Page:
I. We received responses from a representative sample of marathon swimmers – current, former, and aspiring.
To argue that this survey accurately represents the opinion of the marathon swimming community, we must show that the 175 respondents are a representative sample of the community. We can do this in a few ways.
Of the 175 respondents, 71% live in North America, 19% live in the United Kingdom or Ireland, 5% live in Australia or New Zealand, and the remaining 5% live elsewhere.
As a baseline for comparison, here’s how those numbers compare to the unique visitors to the Marathon Swimmers Forum in February:
Another baseline for comparison? The Triple Crown list: as of 2012, 76% are from North America, 10% from the UK+Ireland, 4% from Australia+NZ, 4% from continental Europe, and the rest from elsewhere.
In sum, the survey sample has a lot of North Americans – but then, so does the global marathon swimming community generally.
What about the Triple Crown list? Exactly 60% men, 40% women. Pretty darned close.
C. Self-identification as a marathon swimmer
We asked respondents what they “identify most closely as.” Although we didn’t forbid non-marathon swimmers from taking the survey, we promoted and targeted it primarily at marathon swimmers, because that’s what our primary interest was: What do marathon swimmers think?
According to the data, 87% of respondents identified as either a current, former, or aspiring marathon swimmer.
D. Marathon swimming experience
We asked survey respondents about their specific experience in marathon swimming (and other endurance sports). We found that:
90% of survey respondents have swum at least 10km in open water.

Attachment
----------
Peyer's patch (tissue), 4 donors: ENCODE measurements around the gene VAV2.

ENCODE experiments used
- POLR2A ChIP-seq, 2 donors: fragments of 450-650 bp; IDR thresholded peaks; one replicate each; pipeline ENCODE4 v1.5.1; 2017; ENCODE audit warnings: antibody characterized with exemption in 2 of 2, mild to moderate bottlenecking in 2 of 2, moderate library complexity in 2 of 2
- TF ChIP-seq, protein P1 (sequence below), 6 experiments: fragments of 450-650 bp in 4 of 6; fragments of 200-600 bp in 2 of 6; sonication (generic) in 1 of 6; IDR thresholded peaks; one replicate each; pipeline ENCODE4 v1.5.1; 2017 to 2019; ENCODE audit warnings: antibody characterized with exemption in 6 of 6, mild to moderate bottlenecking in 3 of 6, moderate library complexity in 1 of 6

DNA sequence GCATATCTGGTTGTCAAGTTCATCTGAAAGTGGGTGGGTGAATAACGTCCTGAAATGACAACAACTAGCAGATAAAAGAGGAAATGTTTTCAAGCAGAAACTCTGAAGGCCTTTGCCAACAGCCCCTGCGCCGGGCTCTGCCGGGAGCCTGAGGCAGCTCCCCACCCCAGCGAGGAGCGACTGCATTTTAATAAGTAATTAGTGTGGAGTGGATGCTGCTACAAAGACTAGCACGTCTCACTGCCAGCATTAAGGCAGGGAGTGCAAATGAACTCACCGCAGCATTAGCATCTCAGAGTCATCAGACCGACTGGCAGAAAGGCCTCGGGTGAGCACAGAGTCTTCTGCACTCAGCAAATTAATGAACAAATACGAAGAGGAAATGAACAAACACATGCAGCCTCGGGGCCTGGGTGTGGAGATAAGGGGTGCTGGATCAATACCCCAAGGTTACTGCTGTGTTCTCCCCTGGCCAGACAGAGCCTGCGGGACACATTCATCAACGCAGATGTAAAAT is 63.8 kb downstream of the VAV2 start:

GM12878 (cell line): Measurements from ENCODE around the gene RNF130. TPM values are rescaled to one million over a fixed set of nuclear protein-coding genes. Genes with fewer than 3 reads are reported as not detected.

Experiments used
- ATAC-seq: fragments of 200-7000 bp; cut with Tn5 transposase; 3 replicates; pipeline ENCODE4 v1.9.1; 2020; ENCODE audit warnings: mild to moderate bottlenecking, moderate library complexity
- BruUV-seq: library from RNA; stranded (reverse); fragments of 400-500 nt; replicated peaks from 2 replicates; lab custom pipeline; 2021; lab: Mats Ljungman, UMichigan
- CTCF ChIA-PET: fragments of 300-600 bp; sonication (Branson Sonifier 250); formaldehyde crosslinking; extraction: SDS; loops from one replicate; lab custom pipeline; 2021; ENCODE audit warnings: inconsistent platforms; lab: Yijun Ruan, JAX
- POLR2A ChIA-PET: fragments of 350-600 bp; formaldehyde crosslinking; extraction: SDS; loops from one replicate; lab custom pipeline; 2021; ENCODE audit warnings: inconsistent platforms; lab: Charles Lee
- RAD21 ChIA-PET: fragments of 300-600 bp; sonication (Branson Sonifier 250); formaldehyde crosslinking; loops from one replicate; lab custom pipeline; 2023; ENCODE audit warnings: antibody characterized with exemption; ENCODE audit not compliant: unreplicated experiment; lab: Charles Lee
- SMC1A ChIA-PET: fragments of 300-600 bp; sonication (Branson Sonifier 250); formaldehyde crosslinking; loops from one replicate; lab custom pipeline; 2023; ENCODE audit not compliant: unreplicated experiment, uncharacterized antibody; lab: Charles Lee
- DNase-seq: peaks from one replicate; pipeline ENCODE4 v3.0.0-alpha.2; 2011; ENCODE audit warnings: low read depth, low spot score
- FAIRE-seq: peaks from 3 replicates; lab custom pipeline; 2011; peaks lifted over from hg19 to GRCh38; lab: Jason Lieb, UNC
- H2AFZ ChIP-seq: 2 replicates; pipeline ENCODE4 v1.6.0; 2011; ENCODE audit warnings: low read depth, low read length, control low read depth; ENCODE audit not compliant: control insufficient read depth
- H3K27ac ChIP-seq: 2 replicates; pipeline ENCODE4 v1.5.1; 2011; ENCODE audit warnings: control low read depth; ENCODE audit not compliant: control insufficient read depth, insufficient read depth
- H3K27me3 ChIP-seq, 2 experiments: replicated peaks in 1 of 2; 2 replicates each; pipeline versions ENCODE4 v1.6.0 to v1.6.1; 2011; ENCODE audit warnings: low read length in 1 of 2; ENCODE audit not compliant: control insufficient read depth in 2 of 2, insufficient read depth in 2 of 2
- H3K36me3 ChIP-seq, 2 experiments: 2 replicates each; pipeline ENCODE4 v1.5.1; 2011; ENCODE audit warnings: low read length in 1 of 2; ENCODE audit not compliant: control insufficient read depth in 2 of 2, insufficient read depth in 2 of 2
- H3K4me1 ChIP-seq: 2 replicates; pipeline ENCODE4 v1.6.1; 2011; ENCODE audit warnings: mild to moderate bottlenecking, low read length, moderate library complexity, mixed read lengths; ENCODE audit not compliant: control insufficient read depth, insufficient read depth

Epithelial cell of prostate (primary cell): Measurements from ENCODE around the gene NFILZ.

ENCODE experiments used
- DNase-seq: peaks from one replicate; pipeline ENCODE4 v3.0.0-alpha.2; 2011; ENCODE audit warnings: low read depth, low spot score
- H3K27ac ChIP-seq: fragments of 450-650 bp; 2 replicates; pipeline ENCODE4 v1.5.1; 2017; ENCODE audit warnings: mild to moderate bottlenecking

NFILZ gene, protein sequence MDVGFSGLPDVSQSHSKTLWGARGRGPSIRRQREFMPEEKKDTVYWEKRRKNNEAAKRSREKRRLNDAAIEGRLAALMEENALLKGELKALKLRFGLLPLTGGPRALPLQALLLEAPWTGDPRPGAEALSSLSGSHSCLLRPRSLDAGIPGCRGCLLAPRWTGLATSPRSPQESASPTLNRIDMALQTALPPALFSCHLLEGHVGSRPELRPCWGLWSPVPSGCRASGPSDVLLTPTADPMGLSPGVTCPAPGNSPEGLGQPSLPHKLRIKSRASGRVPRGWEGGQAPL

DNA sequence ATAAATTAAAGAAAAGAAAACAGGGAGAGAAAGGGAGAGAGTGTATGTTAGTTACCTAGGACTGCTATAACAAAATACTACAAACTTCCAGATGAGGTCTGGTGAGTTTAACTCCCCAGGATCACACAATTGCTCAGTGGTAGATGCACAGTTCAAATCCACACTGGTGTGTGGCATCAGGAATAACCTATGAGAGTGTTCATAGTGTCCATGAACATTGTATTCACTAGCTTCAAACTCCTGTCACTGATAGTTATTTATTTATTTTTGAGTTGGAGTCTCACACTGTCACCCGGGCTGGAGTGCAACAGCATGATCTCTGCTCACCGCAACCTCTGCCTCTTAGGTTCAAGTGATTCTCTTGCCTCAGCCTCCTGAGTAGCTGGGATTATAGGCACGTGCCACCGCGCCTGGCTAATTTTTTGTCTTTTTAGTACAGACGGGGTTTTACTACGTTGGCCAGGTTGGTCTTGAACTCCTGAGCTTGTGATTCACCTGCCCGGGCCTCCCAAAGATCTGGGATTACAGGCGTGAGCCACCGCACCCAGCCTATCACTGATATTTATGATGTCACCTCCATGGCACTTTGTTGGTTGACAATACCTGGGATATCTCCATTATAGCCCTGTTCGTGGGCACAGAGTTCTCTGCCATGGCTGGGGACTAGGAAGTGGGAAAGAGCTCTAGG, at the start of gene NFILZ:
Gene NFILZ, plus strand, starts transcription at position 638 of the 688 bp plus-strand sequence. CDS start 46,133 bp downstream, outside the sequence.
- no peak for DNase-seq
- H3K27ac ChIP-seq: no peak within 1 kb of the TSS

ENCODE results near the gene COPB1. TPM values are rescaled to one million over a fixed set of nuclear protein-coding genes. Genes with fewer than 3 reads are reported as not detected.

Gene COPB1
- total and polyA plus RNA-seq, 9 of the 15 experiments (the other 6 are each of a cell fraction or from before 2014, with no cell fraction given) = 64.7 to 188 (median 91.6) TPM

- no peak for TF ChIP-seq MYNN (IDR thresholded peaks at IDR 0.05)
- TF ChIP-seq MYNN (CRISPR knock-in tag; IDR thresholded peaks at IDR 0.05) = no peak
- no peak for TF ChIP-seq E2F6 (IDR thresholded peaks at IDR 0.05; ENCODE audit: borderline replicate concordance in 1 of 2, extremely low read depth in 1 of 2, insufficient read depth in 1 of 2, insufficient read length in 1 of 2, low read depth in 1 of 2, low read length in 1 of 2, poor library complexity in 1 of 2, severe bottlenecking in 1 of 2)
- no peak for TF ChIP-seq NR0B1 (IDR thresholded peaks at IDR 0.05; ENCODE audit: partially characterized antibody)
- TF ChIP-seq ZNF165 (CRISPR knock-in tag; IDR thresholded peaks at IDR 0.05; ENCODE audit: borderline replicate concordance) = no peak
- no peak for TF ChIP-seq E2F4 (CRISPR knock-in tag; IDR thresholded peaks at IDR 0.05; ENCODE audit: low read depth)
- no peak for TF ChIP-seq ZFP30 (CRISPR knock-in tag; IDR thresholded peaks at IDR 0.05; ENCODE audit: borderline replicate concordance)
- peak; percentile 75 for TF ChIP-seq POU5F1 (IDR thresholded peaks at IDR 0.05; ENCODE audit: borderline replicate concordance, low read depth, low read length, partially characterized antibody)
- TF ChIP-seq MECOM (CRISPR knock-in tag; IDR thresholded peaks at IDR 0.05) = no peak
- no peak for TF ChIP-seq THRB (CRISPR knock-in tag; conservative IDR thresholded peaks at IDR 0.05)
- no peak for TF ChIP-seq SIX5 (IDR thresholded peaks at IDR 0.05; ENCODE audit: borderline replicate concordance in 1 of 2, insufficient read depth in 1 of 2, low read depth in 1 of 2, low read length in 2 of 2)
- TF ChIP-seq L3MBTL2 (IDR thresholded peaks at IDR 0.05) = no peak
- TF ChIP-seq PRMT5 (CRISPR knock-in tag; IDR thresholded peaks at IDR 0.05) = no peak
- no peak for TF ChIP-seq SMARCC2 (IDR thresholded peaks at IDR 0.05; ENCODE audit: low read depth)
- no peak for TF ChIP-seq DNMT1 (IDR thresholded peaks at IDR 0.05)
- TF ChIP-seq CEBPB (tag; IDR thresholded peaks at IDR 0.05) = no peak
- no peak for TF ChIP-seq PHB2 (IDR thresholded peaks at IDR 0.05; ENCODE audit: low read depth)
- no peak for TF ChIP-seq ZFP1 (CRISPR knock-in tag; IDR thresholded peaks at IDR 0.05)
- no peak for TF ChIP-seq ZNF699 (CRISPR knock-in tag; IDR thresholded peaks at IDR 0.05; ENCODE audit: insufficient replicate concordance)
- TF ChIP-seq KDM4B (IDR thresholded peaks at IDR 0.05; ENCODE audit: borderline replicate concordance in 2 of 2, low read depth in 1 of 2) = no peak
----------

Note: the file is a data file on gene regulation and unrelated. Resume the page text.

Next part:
More than half have swum at least 25km in open water.
Almost a third have swum the English Channel.
Interesting sub-finding: Marathon swimmers are not as challenged on terra firma as the stereotypes might suggest. Almost half of respondents have done an Olympic-distance triathlon (or longer), and 30% have run a marathon. In comparison, Runners World estimates the percentage of the U.S. population who have run a marathon at 0.5% (ref).
II. Marathon swimmers largely agree on what should (and should not) be used in their sport.
Now to the meat of the study. What do marathon swimmers agree on?
Some critics and swim-aid proponents would have you believe the marathon swimming community can’t agree on what their own rules are. The implicit argument is typically: “Therefore, we might as well just let people use anything they want.”
Actually, the marathon swimming community agrees on quite a lot.
A. The marathon swimming community agrees on basic channel-rules attire: traditional porous textile swimsuit (including jammers), goggles, one latex or silicone cap, ear plugs, and nose clips.
B. The marathon swimming community agrees that substances or devices that protect the swimmer against dangerous marine life (e.g., sharks & jellyfish) – but unambiguously do not enhance performance – are acceptable.
More than 75% of survey respondents agreed that the following items are acceptable:
C. The marathon swimming community agrees that devices or substances that unambiguously enhance speed, buoyancy, or heat retention should NOT be allowed on marathon swims.
(Including drafting off the escort boat, which is allowed in the English Channel.)
More than 75% of survey respondents agreed that the following items are NOT acceptable:
D. More moderate consensus exists on the following:
Some thoughts on why there is less consensus on these items:
Using boat to shield from wind & waves – improves performance, but is already widely allowed, and it’s unclear how a prohibition could be enforced.
Exiting water for safety reasons – allowed in MIMS and Cook Strait, but not elsewhere.
Topical substance that retains body heat – does such a substance even exist? Perhaps a confusing question.
Multiple caps – allowed by FINA, minimally performance enhancing.
Shark sharpshooter – not performance enhancing, but harmful to sharks and thus morally problematic.
Topical substance that warms the body – does such a substance exist? Confusing question.
III. Controversial items: stinger suits, swim streamers, bubble caps, and shark divers.
A. Shark divers. 59/41 (for/against).
B. Bubble caps. 43/57 (for/against).
C. Swim streamers. 46/54 (for/against).
D. Stinger suits. Tie – 50/50.
(If you must know, the stinger suit vote was 84-yes, 83-no, with 8 no answers.)
My view: if an item is controversial, it cannot be considered “approved by the sport of ocean swimming.” At best, it might be considered a “local exception” to a more universal set of rules – for example, the use of streamers in Japan.